Sloths and robotics seem to conceptually occupy antithetical spaces. Robotics is futuristic and fast-paced, while the sloth is slow-moving and gladly sedentary. However, when it comes to environmental monitoring, the latter is the ideal approach for long-term, unobtrusive research. Researchers at the Georgia Institute of Technology created Slothbot in 2019, headed by Graduate Research Assistant Gennaro Notomista and his colleague, Yousef Emam. The Slothbot is designed to hang from a cable, wire, or, hopefully in the future, a tree branch, and continually monitor the environment in which it is placed, measuring temperature, humidity, or taking photographs and videos. It hangs down, as a sloth would, with a small robotic “arm” holding the weight of the robot. Two bodies, connected with a hinge (almost like the head and torso) hold a motor connected to a wheel or tire that can glide along a wire when prompted.  Unlike larger, more agile robots, Slothbot is designed to stay in place and monitor continuously for a long period of time, only moving when absolutely necessary. The advantage of this approach is that the Slothbot consumes very little energy from its photovoltaic cell, and could hang in any given environment for a long time. Right now, the Slothbot is being tested at Atlanta’s Botanical Garden, and could later be sent to Costa Rica to monitor their namesake, the sloth. Slothbot is still being tested, and questions remain about how it will interact with living organisms or function in a more complex environment.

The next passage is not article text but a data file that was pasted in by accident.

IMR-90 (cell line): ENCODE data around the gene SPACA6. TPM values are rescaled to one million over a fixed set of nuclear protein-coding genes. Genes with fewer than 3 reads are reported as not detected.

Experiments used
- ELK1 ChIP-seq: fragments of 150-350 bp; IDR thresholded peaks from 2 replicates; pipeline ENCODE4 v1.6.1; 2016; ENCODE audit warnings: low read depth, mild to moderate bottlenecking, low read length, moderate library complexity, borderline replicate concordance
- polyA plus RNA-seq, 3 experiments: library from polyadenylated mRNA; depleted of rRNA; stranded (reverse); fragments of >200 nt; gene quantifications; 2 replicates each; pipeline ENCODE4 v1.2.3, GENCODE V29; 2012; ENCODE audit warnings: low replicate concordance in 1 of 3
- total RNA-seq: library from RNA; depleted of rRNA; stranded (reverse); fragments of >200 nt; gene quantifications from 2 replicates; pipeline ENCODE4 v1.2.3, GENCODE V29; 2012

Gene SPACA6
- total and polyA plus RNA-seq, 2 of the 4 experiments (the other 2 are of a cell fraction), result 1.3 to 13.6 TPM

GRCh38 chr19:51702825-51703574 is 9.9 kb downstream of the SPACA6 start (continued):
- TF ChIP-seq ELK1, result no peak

G. Notomista, Y. Emam and M. Egerstedt, “The SlothBot: A Novel Design for a Wire-Traversing Robot.” 


Data, Ecological Monitoring, Monitoring, Regulation